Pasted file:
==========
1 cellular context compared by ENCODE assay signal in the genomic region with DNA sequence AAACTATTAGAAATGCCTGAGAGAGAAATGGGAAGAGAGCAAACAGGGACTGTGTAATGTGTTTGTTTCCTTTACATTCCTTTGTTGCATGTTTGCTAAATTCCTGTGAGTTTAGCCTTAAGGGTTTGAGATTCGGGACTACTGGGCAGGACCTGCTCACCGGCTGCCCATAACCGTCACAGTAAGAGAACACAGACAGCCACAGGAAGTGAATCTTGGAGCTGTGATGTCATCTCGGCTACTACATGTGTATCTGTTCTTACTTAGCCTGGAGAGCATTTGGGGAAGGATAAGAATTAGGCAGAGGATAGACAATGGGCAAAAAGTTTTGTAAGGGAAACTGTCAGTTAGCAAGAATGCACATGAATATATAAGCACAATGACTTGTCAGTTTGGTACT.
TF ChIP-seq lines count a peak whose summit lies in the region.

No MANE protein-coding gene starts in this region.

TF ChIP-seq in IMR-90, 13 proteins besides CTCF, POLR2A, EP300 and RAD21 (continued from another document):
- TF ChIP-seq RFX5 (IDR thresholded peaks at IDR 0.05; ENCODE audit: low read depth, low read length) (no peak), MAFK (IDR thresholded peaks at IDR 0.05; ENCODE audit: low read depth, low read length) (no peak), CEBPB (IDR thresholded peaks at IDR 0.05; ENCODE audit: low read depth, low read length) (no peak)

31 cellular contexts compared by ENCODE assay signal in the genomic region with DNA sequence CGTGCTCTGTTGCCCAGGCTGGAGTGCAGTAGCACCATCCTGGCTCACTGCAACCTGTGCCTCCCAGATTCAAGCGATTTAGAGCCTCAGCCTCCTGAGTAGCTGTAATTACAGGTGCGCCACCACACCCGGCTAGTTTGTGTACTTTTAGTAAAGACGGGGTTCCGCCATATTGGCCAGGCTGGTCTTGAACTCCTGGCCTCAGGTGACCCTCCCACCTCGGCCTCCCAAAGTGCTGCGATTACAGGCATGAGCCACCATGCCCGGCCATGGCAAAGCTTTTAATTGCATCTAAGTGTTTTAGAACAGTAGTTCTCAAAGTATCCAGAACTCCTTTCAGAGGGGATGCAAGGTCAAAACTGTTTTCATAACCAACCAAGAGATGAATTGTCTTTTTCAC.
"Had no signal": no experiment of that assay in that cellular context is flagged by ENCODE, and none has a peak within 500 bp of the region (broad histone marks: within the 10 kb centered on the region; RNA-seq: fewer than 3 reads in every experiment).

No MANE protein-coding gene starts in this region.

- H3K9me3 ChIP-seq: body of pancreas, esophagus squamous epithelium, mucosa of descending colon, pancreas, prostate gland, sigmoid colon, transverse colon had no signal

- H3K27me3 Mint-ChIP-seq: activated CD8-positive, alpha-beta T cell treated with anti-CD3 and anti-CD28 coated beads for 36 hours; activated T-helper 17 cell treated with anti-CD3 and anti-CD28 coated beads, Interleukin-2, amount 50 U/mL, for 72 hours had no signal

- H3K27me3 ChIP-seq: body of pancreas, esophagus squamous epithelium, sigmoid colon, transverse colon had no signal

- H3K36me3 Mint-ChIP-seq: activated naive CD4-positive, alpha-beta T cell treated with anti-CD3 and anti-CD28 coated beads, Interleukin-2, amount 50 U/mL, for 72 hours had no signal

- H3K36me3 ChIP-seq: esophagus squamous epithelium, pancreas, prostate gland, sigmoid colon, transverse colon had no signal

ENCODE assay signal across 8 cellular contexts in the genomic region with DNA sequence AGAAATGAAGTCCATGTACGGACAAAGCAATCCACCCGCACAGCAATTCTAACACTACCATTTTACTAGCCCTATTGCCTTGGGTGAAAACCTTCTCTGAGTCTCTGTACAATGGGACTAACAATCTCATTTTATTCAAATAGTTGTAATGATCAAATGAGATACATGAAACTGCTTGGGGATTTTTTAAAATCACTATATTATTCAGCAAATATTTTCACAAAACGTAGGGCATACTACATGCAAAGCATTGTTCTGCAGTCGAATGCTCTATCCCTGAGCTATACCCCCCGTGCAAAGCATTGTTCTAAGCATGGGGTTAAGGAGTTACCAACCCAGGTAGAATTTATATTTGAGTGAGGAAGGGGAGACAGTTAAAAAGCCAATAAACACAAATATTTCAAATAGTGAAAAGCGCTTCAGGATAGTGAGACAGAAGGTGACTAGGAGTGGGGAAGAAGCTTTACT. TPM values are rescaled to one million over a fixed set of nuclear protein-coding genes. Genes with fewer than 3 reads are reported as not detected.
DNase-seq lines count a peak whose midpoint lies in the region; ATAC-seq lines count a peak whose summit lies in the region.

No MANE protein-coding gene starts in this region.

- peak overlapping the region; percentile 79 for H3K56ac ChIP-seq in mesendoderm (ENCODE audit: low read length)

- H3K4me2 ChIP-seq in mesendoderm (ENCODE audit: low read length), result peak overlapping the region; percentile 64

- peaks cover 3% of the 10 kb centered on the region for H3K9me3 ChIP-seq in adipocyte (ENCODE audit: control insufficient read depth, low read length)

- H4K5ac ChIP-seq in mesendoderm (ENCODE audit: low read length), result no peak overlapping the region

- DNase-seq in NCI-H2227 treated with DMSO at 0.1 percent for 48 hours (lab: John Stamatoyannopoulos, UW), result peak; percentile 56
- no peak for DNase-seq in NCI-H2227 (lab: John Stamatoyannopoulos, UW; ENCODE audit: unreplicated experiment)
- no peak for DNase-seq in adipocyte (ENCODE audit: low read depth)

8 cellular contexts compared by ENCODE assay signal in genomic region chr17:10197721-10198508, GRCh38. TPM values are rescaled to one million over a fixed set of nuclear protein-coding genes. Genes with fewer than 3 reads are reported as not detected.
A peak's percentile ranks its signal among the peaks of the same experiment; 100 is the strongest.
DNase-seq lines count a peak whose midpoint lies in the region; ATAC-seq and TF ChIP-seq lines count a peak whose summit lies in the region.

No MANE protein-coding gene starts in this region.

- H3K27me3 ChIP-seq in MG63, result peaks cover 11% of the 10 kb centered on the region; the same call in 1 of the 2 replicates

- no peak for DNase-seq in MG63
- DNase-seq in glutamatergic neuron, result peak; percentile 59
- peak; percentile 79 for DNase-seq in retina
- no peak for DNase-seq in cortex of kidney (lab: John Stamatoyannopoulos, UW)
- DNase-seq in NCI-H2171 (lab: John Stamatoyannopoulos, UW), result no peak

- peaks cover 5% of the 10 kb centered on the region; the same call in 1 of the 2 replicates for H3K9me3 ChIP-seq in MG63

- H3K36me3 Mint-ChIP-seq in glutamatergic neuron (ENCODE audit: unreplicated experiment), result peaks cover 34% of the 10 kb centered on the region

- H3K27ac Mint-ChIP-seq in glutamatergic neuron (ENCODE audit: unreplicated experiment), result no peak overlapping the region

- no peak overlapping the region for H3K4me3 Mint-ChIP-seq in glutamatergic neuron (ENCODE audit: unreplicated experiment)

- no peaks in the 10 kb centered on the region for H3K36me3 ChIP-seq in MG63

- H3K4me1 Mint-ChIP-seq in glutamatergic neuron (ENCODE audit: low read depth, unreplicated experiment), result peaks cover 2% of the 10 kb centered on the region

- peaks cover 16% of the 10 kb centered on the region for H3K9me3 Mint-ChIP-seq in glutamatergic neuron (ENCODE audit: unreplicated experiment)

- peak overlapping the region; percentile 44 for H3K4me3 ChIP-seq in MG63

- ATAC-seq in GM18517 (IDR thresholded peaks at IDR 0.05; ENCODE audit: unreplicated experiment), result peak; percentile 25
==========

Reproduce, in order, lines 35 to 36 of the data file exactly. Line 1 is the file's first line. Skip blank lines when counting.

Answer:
- H3K36me3 Mint-ChIP-seq in glutamatergic neuron (ENCODE audit: unreplicated experiment), result peaks cover 34% of the 10 kb centered on the region

- H3K27ac Mint-ChIP-seq in glutamatergic neuron (ENCODE audit: unreplicated experiment), result no peak overlapping the region